Australia’s national economic agenda in May was dominated by the Federal Budget and the promise of tax cuts. Consumers rode a wave of optimism until the final week of May when the ANZ/Roy Morgan consumer confidence index fell for the first time in 7 weeks, down 3.2 per cent to 117.7. Confidence is up 4.3 per cent this year, with the late pull-back attributed to a cooler sharemarket, rising fuel prices and on-again off-again US-North Korea peace talks.
The price of benchmark Brent Crude is up 13.5 per cent this year although the price dropped back to below US$75 a barrel late in the month on talk of OPEC and Russia increasing production to make up for losses in Venezuela and possibly Iran. Australian motorists are paying more at the pump, with average national wholesale petrol prices at a 3-year high of 138.7c.
At the same time, the housing market is cooling. The CoreLogic Home Value Index of capital city prices fell 0.3 per cent in April while the number of home loans to owner-occupiers fell 2.2 per cent in March, the sixth fall in 7 months.
Unemployment rose slightly from 5.5 per cent to 5.6 per cent in April but hours worked and the participation rate both rose.
The Australian dollar ended the month around US75c, down 3 per cent this year on US dollar strength.
Ready…set… Are you good to go for the new financial year?
The end of the financial year is the cue for most of us to look at our financial position heading into tax time. Hopefully you’ve made progress towards your goals. But if you find that your expenses are trending higher than you’d like or—shock, horror!—higher than your income, this could be the perfect time for a fiscal makeover.
The starting point is gathering up as much information as possible, beginning with the household budget.
Take a budget snapshot
You can’t set realistic financial goals and savings targets without knowing how much money you have at your disposal. If you don’t already track your income and spending, then take an annual snapshot as you go through your records to prepare your annual tax return.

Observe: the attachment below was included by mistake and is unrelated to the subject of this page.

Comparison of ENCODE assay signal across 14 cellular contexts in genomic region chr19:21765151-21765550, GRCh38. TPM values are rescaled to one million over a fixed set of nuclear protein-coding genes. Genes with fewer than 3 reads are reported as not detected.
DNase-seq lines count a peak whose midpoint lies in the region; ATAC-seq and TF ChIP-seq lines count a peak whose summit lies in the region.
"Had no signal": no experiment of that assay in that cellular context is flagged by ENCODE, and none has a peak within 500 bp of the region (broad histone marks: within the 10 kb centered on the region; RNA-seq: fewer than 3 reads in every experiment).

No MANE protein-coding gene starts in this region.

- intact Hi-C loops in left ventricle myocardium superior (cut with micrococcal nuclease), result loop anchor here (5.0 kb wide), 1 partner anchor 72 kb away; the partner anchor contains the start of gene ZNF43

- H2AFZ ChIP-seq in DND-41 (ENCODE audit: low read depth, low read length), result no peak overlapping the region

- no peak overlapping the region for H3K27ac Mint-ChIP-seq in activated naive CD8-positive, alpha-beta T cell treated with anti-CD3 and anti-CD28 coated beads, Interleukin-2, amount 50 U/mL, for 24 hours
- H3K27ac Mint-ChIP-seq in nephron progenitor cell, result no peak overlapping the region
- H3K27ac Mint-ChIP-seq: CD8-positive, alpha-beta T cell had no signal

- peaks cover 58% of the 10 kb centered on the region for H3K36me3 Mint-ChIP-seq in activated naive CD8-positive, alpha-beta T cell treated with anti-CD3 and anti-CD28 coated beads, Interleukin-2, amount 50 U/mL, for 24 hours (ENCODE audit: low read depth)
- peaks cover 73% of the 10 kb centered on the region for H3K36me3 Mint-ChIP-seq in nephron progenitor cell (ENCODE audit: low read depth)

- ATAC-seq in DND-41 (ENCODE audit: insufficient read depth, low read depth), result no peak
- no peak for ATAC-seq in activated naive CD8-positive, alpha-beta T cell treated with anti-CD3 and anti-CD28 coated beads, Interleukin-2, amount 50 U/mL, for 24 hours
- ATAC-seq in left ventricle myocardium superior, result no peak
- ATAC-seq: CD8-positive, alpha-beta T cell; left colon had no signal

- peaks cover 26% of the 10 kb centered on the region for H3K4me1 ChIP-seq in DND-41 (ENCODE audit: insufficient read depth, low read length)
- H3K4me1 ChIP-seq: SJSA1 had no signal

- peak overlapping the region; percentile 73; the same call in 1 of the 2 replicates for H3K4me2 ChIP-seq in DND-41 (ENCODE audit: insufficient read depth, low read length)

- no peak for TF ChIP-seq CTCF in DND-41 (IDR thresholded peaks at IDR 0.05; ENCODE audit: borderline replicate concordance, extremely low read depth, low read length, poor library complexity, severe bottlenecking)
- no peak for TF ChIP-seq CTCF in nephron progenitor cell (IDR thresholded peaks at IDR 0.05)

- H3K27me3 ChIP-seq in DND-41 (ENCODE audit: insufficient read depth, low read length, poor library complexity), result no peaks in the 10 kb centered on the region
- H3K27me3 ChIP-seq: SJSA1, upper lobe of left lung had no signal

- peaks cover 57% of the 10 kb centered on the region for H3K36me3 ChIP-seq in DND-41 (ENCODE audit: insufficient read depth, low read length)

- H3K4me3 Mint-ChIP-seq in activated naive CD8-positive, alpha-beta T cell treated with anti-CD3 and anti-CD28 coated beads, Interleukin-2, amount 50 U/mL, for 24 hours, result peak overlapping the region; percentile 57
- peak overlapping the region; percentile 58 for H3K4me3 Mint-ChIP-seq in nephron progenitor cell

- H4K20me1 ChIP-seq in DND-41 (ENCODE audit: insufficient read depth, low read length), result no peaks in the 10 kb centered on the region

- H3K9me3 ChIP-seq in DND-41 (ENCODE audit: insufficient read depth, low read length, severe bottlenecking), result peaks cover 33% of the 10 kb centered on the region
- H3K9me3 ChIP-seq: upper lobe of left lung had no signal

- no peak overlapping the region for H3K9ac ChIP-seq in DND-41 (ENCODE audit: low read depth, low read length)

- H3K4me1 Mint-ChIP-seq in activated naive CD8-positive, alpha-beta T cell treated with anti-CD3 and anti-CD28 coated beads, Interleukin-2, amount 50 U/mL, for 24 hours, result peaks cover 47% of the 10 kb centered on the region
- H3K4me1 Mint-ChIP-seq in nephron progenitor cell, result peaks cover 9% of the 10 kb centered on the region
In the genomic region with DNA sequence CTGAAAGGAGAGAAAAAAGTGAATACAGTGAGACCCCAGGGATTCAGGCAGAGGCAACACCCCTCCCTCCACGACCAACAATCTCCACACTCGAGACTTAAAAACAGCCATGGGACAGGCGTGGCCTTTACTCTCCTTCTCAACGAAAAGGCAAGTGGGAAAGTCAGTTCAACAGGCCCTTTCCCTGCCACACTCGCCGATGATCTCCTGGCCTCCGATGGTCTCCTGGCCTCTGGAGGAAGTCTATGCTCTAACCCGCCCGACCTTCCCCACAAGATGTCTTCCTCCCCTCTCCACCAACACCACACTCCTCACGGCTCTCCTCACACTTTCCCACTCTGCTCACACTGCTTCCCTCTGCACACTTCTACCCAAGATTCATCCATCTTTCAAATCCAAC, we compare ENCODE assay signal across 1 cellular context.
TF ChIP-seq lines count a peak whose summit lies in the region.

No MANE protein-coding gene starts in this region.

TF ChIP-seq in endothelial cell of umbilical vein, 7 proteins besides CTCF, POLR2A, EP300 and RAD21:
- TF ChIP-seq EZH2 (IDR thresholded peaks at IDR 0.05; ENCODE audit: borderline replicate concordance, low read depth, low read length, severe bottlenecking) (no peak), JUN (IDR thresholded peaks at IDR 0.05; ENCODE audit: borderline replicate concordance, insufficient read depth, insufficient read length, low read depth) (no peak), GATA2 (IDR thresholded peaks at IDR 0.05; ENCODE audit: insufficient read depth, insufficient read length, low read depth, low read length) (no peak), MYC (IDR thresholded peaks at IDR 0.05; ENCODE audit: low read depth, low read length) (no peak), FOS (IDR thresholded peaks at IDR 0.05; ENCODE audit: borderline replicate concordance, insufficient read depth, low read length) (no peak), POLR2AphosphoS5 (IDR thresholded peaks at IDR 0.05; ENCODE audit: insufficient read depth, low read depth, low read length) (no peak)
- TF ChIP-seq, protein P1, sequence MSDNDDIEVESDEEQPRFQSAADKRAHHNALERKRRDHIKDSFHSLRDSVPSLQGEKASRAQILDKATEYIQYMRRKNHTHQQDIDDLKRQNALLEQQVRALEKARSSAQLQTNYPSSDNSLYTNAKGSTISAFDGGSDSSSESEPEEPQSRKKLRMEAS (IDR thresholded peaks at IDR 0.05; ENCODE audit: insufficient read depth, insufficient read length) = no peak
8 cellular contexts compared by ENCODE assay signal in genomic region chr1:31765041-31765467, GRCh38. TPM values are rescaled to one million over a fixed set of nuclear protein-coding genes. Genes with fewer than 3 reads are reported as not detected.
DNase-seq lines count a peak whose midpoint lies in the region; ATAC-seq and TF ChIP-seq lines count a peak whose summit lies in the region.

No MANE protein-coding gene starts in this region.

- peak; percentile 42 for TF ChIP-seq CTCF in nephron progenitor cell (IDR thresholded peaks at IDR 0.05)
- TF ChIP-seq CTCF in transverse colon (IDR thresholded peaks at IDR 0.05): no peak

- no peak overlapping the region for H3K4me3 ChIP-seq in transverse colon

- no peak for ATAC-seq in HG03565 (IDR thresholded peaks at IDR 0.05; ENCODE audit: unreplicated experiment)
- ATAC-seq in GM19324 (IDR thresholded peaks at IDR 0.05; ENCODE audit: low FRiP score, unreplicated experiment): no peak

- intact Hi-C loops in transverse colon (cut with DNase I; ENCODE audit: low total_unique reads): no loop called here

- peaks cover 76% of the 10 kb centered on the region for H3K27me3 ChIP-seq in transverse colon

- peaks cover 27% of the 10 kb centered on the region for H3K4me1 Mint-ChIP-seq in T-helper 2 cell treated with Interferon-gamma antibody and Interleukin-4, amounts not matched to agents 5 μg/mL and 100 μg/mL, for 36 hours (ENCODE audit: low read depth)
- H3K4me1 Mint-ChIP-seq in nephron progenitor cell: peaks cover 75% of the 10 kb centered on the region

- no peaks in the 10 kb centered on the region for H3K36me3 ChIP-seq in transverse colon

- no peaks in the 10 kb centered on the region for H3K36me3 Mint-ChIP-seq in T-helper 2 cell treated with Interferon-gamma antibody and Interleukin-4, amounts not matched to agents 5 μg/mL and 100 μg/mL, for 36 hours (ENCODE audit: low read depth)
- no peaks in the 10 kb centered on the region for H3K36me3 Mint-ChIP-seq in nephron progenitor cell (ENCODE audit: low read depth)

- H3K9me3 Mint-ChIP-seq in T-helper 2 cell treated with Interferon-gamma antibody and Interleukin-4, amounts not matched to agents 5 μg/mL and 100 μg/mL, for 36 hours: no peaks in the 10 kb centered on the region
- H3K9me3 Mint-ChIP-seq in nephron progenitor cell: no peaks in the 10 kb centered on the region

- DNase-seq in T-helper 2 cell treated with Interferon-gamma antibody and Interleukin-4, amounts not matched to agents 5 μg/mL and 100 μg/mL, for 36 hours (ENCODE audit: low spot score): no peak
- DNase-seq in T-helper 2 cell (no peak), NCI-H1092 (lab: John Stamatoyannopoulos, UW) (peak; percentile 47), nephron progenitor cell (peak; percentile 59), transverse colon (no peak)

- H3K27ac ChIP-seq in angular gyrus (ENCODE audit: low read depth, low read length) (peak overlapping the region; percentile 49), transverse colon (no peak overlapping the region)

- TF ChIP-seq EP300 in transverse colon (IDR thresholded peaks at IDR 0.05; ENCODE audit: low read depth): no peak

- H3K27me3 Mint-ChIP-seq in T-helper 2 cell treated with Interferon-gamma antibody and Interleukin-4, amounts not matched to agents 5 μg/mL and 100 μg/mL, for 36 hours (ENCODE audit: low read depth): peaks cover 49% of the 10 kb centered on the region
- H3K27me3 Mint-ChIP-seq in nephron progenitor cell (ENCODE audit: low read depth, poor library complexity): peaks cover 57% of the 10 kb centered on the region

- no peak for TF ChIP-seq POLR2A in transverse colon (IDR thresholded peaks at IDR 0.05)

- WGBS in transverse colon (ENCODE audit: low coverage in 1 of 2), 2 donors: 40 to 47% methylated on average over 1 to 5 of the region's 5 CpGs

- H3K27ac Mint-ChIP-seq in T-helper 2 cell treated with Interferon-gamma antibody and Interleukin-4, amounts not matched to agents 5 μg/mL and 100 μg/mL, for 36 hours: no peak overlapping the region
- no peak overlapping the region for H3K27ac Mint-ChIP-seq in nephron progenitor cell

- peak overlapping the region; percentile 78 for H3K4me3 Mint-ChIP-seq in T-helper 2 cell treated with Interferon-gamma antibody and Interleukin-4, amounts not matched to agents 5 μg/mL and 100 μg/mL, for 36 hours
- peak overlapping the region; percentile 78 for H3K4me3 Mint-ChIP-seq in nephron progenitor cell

Deduct your total spending from total income and what’s left is what you have to work with. Any surplus could be used to kick start a regular savings plan. If you discover a budget black hole, identify areas… Read more
Tax Alert – June 2018
Budget promises tax cuts now, more later
While the May 2018 Budget delivered modest personal tax concessions for the upcoming financial year to Australian taxpayers, the big news was a new long-term tax plan that will overturn the existing progressive tax system.
Here’s a roundup of the latest tax news:
Tax offsets for lower income earners
The headline announcement in the Federal Budget was immediate tax relief from 1 July 2018 for those earning up to $90,000. This low and middle income tax offset will provide relief of up to $530 a year. However, the tax cut will not affect weekly pay packets as it comes in the form of a tax offset, meaning taxpayers will not see any extra money in their hands until after tax time next year.
Another significant change from 1 July 2018 will be a lift in the threshold at which the 37 per cent tax rate applies, rising from $87,000 to $90,001. This means that those earning between $37,001 and $90,000 will be taxed at a rate of 32.… Read more
Budget changes support a brighter retirement
With tax cuts grabbing most of the attention in the May 2018 Budget, some quiet tweaks to superannuation and retirement income were drowned out in all the noise. But these small changes could have a big effect on the amount of money that ends up in your nest egg when you retire.
Here’s a rundown of some of the more significant proposed changes:
Income opportunities for retireesi
The expansion of the Pension Loan Scheme will allow all Australians of Age Pension age to boost their income using the equity in their home. Under the scheme, retirees will be able to borrow up to 150 per cent of the Age Pension (currently 100 per cent), or $11,799 a year for singles and $17,787 for couples who are on the full Age Pension.
The loan is a reverse mortgage with an interest rate set at 5.25 per cent a year, about 1 per cent below the average commercial rate.ii The loan is typically not repaid until the home is sold and the Government guarantees that… Read more